And every day, Haines said, he gets e-mail from happy users who have made new connections thanks to his site.“A lot of deaf people around the country are quite lonely.There are not many people they can be friends with that are deaf,” he said, particularly if they live outside big cities.

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Deaf Match is the older of the two sites, but not by much; it launched in 2001.

Founder Paul Haines says the site has nearly 4,000 members, including about 1,000 who pay $20 a month to be “deluxe” members.

Already, he said, three couples credit Deaf Match International with their weddings.

Web site developer Christiaan Marais wasn’t considering a new career when he started “He was trying to get back into the dating scene,” Marais said.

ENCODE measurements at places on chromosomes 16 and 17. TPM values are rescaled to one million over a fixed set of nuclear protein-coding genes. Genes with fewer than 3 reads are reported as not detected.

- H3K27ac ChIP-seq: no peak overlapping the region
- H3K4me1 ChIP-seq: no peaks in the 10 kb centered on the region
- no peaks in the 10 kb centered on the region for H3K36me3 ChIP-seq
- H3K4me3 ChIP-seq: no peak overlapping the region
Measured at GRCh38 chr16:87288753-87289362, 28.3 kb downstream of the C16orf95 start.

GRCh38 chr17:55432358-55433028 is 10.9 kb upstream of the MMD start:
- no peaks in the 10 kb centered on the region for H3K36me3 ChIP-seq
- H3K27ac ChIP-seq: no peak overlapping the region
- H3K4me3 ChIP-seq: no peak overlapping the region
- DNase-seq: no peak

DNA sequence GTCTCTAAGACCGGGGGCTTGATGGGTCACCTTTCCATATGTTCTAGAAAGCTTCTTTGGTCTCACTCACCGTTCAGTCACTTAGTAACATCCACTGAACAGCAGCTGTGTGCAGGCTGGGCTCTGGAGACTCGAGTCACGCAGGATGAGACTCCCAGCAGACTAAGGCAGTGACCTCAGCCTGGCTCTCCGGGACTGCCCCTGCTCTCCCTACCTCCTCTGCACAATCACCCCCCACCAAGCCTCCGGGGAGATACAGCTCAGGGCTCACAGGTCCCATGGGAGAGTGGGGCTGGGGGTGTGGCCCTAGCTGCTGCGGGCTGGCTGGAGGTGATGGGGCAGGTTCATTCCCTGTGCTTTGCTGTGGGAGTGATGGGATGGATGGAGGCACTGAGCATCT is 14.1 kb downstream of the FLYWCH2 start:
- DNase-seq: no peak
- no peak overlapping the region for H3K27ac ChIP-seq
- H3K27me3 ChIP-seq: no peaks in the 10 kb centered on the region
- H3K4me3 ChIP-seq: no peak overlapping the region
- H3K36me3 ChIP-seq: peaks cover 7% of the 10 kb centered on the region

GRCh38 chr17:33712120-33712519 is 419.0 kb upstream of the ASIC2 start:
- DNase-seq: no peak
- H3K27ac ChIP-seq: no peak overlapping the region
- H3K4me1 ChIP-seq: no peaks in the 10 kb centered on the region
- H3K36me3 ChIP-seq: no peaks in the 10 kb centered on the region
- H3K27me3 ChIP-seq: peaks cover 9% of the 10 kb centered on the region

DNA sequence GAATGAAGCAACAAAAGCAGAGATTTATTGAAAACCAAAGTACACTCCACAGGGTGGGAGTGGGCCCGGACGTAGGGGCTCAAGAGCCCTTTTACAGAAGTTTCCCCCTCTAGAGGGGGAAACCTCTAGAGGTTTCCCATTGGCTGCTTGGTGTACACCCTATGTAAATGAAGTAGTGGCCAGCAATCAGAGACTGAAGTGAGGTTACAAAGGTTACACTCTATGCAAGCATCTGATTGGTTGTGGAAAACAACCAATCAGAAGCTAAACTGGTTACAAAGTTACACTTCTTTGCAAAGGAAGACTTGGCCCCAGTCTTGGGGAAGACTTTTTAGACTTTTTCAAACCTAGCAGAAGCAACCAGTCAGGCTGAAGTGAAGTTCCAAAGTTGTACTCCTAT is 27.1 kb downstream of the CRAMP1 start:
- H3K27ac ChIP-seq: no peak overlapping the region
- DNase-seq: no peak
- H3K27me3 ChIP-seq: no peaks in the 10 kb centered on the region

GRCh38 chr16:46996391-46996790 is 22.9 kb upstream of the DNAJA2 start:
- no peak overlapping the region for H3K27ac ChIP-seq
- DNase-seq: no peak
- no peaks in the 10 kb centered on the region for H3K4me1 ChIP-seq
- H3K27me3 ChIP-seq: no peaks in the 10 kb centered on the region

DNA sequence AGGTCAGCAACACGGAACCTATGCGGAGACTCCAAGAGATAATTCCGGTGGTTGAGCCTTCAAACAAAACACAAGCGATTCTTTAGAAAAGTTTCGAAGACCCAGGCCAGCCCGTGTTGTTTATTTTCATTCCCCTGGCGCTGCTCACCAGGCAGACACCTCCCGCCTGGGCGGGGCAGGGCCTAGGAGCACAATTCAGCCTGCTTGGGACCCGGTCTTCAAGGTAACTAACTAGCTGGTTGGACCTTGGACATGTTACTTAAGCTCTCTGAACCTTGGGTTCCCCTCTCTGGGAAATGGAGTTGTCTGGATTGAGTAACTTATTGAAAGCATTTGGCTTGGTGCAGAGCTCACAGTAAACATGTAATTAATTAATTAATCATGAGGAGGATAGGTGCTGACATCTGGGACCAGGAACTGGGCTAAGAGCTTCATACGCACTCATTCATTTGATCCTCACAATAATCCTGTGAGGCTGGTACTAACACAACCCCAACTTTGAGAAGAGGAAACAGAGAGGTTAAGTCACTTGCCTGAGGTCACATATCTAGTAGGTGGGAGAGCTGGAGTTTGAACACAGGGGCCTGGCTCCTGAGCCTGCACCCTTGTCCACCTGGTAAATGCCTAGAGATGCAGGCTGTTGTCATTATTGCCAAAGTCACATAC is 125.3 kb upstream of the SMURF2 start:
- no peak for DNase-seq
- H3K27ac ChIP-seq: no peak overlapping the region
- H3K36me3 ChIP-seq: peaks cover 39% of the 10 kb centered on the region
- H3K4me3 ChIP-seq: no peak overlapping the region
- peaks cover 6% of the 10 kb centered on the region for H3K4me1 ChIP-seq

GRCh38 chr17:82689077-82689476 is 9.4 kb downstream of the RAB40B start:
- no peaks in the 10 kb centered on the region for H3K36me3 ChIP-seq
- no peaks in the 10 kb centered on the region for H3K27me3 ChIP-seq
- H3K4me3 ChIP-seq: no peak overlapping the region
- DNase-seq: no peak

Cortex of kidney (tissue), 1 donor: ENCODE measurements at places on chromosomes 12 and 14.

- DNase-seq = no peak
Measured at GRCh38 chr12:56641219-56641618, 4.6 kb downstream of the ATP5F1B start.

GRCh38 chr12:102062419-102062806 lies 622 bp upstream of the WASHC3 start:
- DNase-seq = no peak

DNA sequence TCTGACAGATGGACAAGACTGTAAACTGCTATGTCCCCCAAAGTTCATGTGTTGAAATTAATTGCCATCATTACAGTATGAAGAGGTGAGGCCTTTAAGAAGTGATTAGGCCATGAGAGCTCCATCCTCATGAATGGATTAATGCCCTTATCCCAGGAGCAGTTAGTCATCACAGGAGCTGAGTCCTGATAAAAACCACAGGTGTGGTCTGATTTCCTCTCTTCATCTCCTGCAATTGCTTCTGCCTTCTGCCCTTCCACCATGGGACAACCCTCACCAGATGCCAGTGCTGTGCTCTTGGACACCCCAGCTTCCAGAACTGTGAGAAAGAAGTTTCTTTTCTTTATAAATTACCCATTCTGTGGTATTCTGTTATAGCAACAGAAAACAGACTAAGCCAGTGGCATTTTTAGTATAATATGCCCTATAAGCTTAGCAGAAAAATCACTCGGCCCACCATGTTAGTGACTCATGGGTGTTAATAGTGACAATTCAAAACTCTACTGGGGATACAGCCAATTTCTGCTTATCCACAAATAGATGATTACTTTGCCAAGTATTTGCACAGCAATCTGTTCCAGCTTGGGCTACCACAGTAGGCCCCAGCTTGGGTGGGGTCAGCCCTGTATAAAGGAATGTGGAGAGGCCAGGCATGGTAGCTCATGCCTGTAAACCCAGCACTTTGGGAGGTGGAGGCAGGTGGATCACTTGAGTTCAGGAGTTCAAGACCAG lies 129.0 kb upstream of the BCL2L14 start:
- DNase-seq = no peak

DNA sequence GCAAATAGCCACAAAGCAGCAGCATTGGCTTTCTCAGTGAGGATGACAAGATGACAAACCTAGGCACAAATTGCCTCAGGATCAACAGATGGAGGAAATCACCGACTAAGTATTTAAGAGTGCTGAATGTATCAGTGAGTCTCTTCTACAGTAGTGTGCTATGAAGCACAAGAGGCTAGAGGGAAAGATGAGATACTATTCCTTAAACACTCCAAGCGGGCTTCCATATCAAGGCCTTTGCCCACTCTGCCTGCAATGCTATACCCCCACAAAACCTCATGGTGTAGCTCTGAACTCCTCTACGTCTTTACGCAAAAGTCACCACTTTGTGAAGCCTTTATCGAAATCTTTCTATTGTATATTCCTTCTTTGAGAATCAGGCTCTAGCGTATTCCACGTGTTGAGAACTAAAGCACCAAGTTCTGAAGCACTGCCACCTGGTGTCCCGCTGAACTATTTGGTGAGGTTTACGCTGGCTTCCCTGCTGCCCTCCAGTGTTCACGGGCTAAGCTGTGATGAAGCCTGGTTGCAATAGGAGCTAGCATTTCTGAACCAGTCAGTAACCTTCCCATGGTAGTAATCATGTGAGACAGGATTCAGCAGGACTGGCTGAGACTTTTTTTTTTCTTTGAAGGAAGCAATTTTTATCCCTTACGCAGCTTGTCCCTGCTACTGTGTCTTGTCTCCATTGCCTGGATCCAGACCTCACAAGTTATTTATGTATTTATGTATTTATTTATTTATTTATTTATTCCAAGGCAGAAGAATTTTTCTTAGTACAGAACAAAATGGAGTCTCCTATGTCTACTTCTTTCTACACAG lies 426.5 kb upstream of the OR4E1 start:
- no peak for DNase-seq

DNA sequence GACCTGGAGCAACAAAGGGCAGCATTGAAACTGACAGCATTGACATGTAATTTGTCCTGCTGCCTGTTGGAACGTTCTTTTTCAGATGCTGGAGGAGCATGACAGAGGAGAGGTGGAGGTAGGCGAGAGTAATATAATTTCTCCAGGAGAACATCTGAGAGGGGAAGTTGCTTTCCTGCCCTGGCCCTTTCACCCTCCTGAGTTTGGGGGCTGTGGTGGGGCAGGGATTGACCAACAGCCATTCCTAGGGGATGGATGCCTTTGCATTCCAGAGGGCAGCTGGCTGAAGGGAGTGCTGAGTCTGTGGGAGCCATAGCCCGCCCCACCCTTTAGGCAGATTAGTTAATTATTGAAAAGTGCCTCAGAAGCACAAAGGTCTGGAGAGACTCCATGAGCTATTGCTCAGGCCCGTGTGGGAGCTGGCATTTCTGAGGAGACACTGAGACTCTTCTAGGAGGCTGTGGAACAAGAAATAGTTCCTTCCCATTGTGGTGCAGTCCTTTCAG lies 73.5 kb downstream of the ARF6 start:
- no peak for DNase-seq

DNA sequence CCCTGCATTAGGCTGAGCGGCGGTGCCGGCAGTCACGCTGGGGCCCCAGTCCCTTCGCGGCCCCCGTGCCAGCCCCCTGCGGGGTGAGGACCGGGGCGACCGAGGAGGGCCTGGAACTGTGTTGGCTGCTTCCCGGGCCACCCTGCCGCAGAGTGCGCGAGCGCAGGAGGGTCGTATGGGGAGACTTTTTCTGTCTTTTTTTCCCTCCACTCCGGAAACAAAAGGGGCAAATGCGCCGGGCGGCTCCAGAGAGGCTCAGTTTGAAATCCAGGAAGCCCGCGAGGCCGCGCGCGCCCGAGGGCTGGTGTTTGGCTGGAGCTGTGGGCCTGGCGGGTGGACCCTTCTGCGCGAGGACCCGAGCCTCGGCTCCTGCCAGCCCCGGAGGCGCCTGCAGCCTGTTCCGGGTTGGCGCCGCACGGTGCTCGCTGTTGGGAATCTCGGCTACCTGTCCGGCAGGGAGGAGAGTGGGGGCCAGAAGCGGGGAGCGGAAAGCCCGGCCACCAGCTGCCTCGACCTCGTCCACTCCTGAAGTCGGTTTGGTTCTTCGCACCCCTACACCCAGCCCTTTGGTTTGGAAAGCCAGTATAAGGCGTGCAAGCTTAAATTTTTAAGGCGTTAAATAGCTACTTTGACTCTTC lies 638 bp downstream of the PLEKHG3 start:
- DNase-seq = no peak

“We were talking about online dating, and I said, ‘You should try one of these sites.’ ” His father was reluctant, Marais said, because it’s hard to find other deaf users on the larger dating sites.

“I started doing research and I realized there’s a really big need for the deaf community to have this service. Why not have there be a place where I know that every person in here is at least deaf, hard-of-hearing, or can hear but has a vested interest in the deaf community.” In the first four months of operation, some 1,000 users have signed up — including Marais’ dad, who is still single, but now actively dating.

Currently, is free, but Marais plans to start charging a small membership fee in the future to support additional features and Web hosting costs.

At first glance, it may seem like just another set of niche online dating sites. Two small but growing sites devoted to dating for the deaf, both founded by children of deaf parents, now offer non-hearing singles their own place on the Internet to find love.

But the recent explosion of online dating — about 17 million people at least peeked at a dating site last year, according to estimates — has created a cottage industry of smaller sites hoping to draft off the success of market monster